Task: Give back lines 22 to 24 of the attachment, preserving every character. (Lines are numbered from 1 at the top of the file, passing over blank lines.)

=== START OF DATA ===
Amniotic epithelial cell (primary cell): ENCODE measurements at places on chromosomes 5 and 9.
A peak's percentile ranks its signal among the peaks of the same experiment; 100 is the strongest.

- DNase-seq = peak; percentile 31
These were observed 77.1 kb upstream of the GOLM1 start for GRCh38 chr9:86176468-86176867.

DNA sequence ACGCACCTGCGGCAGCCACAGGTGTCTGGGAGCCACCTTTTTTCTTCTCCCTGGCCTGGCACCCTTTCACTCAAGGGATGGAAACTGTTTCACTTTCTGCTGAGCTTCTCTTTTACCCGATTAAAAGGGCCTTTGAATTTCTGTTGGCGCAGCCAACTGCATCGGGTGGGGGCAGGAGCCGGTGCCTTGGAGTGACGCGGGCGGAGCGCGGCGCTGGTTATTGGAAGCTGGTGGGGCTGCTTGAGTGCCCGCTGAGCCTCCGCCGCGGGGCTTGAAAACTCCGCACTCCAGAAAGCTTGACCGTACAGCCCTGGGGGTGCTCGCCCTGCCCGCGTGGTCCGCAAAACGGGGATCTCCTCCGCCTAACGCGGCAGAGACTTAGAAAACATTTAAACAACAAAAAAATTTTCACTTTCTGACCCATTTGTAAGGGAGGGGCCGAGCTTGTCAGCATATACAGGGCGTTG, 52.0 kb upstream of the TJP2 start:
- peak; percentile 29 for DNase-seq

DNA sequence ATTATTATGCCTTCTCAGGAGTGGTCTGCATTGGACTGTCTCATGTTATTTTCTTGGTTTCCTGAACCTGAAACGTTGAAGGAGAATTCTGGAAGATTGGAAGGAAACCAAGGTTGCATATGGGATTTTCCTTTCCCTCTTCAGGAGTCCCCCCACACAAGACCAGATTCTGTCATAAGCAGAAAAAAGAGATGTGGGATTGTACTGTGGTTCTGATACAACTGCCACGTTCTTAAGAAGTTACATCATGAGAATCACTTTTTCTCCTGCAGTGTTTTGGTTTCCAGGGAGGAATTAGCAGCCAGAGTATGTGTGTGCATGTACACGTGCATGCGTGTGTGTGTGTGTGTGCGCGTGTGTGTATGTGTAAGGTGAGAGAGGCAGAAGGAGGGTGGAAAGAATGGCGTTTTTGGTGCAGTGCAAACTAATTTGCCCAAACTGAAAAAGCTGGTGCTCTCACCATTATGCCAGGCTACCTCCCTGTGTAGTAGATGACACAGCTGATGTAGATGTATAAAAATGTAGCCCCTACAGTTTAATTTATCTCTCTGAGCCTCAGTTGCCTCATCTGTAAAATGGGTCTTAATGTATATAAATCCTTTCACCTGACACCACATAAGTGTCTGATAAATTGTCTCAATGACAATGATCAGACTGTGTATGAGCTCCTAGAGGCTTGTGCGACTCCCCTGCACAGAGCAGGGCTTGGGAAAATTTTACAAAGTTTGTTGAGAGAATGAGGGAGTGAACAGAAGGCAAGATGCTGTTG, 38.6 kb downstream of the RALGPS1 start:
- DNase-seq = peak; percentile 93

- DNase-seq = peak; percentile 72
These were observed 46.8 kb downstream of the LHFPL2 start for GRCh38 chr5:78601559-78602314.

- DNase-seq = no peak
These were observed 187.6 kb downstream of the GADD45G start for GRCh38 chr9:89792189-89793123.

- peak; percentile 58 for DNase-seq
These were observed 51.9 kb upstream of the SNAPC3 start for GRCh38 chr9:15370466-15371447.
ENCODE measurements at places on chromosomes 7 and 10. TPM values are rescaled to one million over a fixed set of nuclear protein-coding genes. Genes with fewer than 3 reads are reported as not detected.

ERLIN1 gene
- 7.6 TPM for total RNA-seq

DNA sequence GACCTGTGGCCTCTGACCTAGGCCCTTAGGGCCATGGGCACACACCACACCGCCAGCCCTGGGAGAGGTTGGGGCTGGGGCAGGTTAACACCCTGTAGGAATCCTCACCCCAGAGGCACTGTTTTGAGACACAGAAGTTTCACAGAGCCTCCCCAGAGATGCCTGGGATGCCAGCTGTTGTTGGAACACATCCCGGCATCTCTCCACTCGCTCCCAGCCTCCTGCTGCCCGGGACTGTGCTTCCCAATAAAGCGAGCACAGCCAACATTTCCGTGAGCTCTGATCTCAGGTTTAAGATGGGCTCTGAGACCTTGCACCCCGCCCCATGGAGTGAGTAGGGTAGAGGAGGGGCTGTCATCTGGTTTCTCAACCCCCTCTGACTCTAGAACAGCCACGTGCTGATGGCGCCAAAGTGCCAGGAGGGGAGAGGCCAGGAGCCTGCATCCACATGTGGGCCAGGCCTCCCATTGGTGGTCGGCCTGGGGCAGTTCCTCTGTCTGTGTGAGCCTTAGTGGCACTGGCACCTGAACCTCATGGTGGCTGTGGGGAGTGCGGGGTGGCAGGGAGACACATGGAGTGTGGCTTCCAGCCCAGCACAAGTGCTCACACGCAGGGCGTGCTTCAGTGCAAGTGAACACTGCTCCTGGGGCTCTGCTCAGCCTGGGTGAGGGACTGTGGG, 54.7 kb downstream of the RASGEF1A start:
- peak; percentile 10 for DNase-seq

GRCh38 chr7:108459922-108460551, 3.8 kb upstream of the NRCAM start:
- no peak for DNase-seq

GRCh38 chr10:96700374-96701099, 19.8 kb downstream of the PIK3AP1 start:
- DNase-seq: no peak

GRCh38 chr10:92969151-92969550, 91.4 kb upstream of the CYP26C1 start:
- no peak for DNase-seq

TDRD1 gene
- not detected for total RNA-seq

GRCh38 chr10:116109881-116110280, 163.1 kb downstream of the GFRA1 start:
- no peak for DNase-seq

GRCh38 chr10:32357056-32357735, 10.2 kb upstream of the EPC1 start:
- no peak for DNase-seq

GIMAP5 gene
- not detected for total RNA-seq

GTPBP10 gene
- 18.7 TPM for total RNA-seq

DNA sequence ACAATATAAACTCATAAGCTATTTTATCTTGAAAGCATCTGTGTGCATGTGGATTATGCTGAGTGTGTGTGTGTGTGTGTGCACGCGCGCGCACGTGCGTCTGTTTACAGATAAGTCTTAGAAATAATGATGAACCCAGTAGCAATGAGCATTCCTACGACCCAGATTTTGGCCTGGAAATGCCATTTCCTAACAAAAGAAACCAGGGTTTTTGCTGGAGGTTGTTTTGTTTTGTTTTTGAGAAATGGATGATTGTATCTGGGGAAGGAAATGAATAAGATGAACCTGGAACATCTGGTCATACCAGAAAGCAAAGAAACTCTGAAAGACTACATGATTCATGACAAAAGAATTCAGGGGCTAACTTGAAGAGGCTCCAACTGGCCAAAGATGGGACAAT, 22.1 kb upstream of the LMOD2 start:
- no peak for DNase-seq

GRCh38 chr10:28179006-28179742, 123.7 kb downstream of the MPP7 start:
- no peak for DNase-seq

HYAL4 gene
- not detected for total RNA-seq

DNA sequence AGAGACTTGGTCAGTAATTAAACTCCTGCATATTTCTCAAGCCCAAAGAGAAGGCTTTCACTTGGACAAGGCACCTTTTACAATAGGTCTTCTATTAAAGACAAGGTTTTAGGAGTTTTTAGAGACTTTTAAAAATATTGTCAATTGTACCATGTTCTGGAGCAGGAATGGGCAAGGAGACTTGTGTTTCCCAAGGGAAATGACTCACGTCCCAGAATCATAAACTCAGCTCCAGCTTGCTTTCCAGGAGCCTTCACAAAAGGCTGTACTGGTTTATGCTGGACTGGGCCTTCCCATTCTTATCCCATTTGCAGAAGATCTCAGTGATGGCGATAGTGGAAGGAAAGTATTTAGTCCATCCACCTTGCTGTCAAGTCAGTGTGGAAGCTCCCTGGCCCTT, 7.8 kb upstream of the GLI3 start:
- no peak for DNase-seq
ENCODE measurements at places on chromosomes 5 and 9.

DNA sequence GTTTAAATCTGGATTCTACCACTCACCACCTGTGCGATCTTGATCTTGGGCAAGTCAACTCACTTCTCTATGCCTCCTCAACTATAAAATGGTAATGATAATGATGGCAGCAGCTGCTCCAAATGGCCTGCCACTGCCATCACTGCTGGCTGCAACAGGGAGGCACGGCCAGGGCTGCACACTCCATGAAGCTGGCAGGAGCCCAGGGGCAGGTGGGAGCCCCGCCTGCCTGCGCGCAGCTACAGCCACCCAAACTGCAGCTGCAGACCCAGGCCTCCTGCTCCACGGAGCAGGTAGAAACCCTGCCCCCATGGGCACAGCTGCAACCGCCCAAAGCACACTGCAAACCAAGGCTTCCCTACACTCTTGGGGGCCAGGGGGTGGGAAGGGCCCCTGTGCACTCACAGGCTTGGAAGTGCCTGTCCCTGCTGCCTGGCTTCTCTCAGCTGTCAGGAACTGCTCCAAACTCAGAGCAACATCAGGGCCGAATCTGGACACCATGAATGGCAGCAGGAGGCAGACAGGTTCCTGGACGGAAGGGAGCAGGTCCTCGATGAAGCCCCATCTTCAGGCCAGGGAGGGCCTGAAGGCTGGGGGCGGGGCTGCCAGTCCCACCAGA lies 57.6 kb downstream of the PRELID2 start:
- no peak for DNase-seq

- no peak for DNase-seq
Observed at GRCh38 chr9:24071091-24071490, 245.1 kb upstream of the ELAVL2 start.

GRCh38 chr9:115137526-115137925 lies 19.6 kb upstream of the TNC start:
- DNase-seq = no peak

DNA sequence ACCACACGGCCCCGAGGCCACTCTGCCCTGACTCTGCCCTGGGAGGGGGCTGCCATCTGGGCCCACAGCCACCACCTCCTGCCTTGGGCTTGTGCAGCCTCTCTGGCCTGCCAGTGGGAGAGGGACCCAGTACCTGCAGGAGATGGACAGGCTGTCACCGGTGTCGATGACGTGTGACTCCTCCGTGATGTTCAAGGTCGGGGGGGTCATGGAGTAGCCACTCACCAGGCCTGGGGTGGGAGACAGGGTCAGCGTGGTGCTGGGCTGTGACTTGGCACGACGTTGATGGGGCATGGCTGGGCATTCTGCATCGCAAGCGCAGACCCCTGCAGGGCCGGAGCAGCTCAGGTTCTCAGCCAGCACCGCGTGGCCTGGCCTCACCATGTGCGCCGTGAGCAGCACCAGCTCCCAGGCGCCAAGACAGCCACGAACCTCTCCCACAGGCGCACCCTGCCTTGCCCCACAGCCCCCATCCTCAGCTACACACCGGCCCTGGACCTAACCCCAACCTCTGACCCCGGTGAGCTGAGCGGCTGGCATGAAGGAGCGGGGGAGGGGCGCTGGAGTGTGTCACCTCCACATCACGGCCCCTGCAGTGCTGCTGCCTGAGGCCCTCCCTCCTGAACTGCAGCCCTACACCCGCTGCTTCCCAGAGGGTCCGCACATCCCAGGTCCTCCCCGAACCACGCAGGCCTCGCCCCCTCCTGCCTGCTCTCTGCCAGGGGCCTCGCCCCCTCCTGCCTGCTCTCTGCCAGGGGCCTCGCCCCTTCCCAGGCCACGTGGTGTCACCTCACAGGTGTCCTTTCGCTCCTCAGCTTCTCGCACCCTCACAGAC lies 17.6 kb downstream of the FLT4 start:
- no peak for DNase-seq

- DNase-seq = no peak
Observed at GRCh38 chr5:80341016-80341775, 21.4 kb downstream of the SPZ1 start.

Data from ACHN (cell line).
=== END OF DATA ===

GRCh38 chr10:96700374-96701099, 19.8 kb downstream of the PIK3AP1 start:
- DNase-seq: no peak

GRCh38 chr10:92969151-92969550, 91.4 kb upstream of the CYP26C1 start: